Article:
30.  Stresses that the cohesion policy is not subordinated to the EU2020 Strategy; highlights that whilst the cohesion policy's priorities should be aligned with the EU2020 objectives, sufficient flexibility should be allowed to accommodate regional specificities and support the weaker and neediest regions to overcome their socio-economic difficulties, natural handicaps and reduce disparities;

31.  Asks for an improved governance system in the EU2020 Strategy compared to the Lisbon Strategy; recommends its design and implementation, while using Cohesion and structural funds, according to the multi-level governance principle so as to ensure the greater involvement of local and regional authorities and civil society stakeholders; stresses that this involvement could include the adoption of multi-level governance agreements;

32.  Considers that the EU2020 strategy must be an integral part in the achievement of the goal of territorial cohesion, included as a new objective in the Lisbon Treaty; believes that local initiatives for cross-border cooperation offer a potential for territorial cohesion which has as yet not been sufficiently exploited; invites the Commission to set out the role of the macro-regions strategies in greater detail in its proposals for the future territorial cooperation arrangements;

33.  Points out that a stronger territorial dimension of the strategy, considering the specificities and different development levels of the European regions, with the direct involvement of regional and local authorities and partners as referred to in the Regulation on the Structural Funds in the planning and implementation of the relevant programmes, will lead to a greater sense of ownership of its goals at all levels and ensure a better awareness of objectives and outputs on the ground; believes, in addition, that the regions need to be continuously supported by developing innovative financial instruments so that their role in achieving the objectives of the Lisbon Strategy can be maintained;

34.  Stresses the importance of ground-level knowledge, both locally and regionally, for the objectives of the EU2020 Strategy; to this end, considers it essential to ensure the provision of joint statistics, as well as reading capacity in respect of the indicators, at both local and regional level;

35.  Points out the key role of cities in achieving the EU2020 goals; urges that their experience and contribution be taken into account in implementing the EU2020 priorities, especially as regards climate change, social integration, demographic change and investments in sustainable economic development, energy, transport, water management, health care, public safety etc; agrees with the Council's draft conclusions that regions are to be involved in the future growth and jobs strategy; since any strategy in this field is to be executed in cooperation with regions and cities, suggests that the Commission and Council take into account the advice of the Committee of the Regions on the EU 2020 Strategy;

36.  Expects the Commission to present concrete proposals for creating synergies between the cohesion policy and existing sectoral policies according to an integrated approach; recommends rationalisation of the objectives, instruments and administrative procedures of the programmes and alignment of the programme duration of these policies;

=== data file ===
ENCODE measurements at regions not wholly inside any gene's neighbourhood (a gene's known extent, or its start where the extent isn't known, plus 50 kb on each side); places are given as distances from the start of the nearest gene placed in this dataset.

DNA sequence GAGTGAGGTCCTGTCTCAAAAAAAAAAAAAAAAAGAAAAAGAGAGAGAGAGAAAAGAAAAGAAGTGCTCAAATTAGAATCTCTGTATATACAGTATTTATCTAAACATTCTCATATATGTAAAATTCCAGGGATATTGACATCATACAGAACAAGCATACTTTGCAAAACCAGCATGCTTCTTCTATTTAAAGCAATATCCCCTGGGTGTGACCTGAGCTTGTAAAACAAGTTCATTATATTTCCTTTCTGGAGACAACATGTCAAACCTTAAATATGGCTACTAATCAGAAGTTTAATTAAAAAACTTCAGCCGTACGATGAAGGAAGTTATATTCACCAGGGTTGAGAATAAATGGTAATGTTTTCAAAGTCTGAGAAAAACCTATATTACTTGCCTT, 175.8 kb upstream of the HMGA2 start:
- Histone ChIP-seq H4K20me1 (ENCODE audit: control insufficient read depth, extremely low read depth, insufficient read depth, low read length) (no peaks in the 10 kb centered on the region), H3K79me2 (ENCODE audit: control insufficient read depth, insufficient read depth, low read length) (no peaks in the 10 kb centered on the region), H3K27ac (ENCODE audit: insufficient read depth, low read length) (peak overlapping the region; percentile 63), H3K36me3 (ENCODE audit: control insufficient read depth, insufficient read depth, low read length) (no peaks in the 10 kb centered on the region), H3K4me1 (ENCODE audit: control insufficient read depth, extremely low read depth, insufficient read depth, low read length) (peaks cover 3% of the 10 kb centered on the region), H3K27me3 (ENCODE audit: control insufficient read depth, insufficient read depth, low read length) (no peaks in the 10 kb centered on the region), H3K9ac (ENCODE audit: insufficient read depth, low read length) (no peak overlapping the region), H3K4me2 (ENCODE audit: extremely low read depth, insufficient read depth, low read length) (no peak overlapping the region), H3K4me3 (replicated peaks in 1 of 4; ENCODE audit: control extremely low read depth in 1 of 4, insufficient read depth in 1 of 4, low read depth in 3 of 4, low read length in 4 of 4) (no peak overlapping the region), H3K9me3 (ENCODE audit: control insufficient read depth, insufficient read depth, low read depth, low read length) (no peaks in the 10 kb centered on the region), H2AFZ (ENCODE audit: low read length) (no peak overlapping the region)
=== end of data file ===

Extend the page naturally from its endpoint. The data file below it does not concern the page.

37.  Believes, however, that the Union should continue to use, as its main financing mechanisms, the Cohesion Fund and structural funds, which have well-established and operational delivery methods; considers it unnecessary to create new separate thematic funds to address the EU2020 goals and instead deems that they should be included in cohesion and rural development policies;

38.  Recommends the adoption of a simplified approach to the use of the Structural Funds in the future regulatory framework; highlights that the harmonisation of rules and procedures as well as taking into account best practice models, may lead to simplified delivery systems and encourage participation by potential beneficiaries in EU co-funded programmes;

39.  Recommends that the Commission undertake an annual review of the priorities of the EU-2020 Strategy, on the basis of the results obtained in implementing it and taking account of any alterations in the conditions as initially envisaged and the identification of new priorities as closely bound up with changes of a permanent nature at local, regional and global level;

40.  Calls on the Commission to present to the Parliament as soon as possible a structured working programme for the implementation of the Strategy and, in the future, clear implementation assessments; moreover calls for a clear working document setting out the relationship between the Strategy and the Cohesion policy;

41.  Considers that the Committee of the Regions, through its Lisbon Monitoring Platform, should continue monitoring progress on the ground of the future EU2020 strategy and that Member States should be asked to report yearly, in a structured manner, on the progress made;

o   o

42.  Instructs its President to forward this resolution to the Council and the Commission.

(1) OJ L 210, 31.7.2006, p. 25.
(2) OJ L 291, 21.10.2006, p. 11.
(3) Texts adopted, P6_TA(2009)0165.